When Mass MOCA’s ambitious survey exhibition, “Oh Canada,” opened its crowded wares to the public, last spring, we saw Canadian art and artists bound together in a heterogeneous mass, an attempted showcase of artistic Canadiana across generational, cultural, and geographical lines. The North Adams exhibition (which goes on, stretching out until next spring) does provide northern exposure to the south. But “Oh Canada” does not capture the impetus of art in Canada today.
With just five artists, less than a quarter the space, and no curatorial intention to speak of, the Sobey Art Awards finalist exhibition arguably does something more valuable: it offers a veritable zeitgeist of trends, tropes, and triumphs in contemporary Canadian art, and begs the questions most needing to be asked.
Not a ‘curated’ exhibition in the traditional sense, the Sobey’s illustrate what we are, where we are, and wink a trajectory for the future. From a long list of twenty-five, the 2012 Sobey Art Award has been whittled down to five deserving nominees including Derek Sullivan, Eleanor King, Jason de Haan, Raphaëlle de Groot, and Gareth Moore.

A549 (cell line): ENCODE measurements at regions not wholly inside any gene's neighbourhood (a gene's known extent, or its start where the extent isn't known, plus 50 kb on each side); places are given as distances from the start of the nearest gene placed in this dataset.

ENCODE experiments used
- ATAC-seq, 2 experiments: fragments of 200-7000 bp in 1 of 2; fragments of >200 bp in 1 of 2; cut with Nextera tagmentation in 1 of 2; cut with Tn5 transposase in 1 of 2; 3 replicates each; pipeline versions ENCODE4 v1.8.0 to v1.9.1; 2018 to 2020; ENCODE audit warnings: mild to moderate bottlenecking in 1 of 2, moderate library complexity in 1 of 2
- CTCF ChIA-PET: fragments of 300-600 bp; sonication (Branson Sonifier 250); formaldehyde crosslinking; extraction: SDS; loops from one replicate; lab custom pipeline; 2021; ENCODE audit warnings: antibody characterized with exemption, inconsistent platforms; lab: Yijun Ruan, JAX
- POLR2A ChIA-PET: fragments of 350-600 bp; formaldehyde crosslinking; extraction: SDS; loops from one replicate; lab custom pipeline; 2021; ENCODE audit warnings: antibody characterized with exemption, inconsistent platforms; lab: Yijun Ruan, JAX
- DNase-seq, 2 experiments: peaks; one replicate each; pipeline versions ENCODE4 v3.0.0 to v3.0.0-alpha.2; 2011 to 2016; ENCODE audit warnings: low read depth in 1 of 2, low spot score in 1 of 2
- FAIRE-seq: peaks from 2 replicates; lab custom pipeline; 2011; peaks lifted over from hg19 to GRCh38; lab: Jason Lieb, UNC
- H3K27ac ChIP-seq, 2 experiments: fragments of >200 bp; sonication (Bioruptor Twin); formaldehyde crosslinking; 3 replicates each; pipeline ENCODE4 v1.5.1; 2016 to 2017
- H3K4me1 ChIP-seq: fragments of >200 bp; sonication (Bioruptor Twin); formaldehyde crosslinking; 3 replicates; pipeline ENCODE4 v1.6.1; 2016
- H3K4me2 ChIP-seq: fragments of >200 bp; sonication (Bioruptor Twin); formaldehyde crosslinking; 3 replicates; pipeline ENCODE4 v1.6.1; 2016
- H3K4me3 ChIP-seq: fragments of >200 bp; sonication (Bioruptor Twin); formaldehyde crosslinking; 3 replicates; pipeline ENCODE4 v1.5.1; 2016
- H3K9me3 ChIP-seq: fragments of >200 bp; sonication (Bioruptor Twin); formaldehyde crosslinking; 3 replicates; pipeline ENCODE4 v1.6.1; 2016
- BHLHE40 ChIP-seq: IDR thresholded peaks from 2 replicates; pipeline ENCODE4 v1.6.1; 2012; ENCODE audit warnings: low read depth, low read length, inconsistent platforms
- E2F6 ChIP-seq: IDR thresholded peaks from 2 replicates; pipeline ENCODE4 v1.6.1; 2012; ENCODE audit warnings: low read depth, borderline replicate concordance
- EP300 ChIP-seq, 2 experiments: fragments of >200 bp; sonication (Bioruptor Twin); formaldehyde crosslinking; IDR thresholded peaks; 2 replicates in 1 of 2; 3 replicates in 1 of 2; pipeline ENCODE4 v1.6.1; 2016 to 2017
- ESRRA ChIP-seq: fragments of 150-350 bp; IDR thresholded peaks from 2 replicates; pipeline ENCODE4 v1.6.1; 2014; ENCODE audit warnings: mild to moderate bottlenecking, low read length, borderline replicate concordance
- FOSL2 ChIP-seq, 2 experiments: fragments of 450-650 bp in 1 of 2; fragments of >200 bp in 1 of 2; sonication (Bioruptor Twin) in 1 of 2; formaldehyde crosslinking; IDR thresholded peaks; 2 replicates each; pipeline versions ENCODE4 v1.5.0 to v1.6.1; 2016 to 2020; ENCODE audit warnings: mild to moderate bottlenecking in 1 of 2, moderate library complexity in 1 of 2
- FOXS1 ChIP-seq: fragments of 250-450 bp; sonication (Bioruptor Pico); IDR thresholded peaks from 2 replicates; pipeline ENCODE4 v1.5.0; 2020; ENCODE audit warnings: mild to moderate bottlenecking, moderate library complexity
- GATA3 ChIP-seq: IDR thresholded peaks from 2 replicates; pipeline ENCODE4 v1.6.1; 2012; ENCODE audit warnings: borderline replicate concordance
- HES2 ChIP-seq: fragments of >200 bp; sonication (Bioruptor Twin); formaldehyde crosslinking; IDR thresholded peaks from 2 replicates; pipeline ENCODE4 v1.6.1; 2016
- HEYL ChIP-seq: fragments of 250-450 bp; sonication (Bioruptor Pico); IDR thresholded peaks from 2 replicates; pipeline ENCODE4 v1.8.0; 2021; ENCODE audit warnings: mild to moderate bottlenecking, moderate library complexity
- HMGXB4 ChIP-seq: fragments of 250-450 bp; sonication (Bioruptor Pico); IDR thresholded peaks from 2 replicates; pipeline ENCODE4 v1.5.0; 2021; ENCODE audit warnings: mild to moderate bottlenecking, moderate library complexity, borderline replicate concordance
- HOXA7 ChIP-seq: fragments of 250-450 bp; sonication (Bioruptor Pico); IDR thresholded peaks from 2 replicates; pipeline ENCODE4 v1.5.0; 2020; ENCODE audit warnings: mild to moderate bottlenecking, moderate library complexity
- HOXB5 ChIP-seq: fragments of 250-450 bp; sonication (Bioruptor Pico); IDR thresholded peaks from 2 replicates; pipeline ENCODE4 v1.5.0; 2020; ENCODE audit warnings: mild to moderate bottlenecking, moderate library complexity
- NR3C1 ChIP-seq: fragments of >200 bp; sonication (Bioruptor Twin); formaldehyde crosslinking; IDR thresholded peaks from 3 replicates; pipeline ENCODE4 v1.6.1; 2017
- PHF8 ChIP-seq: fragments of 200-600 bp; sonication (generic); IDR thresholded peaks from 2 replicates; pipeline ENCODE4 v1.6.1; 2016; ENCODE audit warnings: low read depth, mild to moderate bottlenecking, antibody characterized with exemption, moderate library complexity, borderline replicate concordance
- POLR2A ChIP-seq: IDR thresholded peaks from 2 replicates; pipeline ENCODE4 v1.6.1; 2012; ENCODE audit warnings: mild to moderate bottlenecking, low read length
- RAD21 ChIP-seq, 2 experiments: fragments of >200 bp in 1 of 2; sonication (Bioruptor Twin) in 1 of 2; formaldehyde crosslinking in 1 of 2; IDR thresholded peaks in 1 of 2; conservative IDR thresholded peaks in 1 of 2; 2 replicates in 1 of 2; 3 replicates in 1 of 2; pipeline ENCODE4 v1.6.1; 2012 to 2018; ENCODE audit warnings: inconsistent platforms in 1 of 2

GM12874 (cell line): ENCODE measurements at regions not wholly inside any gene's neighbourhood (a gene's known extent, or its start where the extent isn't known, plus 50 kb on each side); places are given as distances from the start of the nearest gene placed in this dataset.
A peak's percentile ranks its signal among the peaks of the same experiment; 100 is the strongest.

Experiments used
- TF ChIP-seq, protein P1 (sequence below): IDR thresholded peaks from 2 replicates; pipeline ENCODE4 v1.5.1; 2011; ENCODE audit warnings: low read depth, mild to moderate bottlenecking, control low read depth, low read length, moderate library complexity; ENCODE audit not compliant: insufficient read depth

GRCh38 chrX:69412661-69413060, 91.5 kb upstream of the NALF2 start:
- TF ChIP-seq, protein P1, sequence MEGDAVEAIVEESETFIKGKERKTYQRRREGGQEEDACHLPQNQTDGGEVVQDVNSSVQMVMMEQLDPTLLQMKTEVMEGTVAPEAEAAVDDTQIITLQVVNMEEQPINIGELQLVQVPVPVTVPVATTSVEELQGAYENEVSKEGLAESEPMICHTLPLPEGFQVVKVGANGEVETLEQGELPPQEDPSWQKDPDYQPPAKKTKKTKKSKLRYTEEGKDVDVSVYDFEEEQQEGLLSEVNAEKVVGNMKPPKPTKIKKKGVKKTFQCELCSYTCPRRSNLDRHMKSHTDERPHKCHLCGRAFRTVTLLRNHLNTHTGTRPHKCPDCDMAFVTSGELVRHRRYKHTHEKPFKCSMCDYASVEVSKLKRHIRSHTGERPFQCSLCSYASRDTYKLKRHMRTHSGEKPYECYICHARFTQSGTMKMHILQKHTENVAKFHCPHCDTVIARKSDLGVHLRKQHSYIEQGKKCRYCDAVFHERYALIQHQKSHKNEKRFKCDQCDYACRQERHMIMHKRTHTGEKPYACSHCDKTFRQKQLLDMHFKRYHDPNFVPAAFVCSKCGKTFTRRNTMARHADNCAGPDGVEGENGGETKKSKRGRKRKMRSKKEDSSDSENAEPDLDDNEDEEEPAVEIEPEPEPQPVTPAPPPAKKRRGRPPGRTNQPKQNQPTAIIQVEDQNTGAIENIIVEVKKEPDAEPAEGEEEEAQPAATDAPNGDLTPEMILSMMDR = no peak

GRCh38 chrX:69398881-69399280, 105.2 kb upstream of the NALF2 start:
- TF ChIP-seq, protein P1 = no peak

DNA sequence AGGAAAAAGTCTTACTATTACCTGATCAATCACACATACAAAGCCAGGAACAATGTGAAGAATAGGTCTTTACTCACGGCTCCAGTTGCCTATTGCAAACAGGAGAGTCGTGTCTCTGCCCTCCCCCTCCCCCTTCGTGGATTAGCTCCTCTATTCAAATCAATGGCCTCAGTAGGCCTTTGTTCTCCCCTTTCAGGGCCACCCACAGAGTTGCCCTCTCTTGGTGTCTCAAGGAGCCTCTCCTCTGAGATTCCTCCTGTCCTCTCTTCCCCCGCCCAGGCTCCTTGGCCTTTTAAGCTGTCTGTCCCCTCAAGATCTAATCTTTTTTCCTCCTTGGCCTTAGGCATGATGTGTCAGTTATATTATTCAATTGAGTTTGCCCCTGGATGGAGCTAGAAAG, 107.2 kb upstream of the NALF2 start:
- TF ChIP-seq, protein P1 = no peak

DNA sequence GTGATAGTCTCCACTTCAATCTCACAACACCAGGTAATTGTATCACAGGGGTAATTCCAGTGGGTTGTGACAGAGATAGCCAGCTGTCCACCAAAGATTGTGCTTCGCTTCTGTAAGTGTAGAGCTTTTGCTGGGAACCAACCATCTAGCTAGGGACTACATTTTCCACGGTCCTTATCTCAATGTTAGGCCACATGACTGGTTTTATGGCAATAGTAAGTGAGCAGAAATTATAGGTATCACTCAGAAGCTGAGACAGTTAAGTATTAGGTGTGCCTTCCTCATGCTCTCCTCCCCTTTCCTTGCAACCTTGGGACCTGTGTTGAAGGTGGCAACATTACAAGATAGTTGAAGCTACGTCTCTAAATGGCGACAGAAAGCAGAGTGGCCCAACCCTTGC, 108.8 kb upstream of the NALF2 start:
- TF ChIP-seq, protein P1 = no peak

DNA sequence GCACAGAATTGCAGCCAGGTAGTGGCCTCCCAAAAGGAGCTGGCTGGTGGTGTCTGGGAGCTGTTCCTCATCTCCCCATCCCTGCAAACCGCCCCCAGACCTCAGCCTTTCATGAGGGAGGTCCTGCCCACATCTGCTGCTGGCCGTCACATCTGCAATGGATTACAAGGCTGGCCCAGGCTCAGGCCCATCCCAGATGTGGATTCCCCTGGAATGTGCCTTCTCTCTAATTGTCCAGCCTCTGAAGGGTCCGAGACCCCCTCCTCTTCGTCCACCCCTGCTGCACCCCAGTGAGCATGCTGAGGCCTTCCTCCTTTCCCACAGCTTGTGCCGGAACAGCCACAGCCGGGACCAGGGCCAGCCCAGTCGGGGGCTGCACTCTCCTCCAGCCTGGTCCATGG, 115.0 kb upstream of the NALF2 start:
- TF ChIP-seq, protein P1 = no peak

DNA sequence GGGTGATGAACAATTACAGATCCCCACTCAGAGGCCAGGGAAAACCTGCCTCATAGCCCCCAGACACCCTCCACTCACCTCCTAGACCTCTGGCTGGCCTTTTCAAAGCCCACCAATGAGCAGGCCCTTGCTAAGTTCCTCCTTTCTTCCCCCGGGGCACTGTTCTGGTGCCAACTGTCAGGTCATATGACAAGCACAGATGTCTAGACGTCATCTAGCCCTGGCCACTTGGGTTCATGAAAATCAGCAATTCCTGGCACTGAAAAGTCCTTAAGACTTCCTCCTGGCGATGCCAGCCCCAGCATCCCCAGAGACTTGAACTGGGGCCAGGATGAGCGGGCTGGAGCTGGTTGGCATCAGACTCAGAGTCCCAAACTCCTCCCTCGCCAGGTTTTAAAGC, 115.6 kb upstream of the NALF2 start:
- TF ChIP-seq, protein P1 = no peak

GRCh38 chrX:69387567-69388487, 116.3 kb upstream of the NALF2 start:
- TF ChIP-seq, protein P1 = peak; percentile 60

Celebrating its tenth anniversary, this year’s award showcase, staged at MOCCA, indicates an active return to objects and materials, to a physical and conceptual manipulation of the tangible that is at once poetic, refined, and a little punk, too.
Derek Sullivan represents Ontario with work collapsing the stringent formalism of Modernist illustration and design into a spirited pastiche. Contributions such as “#1
Standing on the Shoulder of Giants, an errant ess, Zidane Zidane, My Tailor is Rich” and “#35, Where to go from here?” exemplify Sullivan’s bold conceptual strategies and rich aesthetic vocabulary. However, it is the two ongoing works in the Amnesiac series that stand out. Pulling from the reductive plinths and columns of Constantin Brâncusi, sculptural objects composed of plywood, cardboard, glue, and various printed papers invite audiences to affix their own materials too, so that it rises and expands through active participation. Ultimately, Sullivan’s pointed interest in relationality updates and redefines the formal and conceptual rigidity of Modernism’s indebtedness to materiality.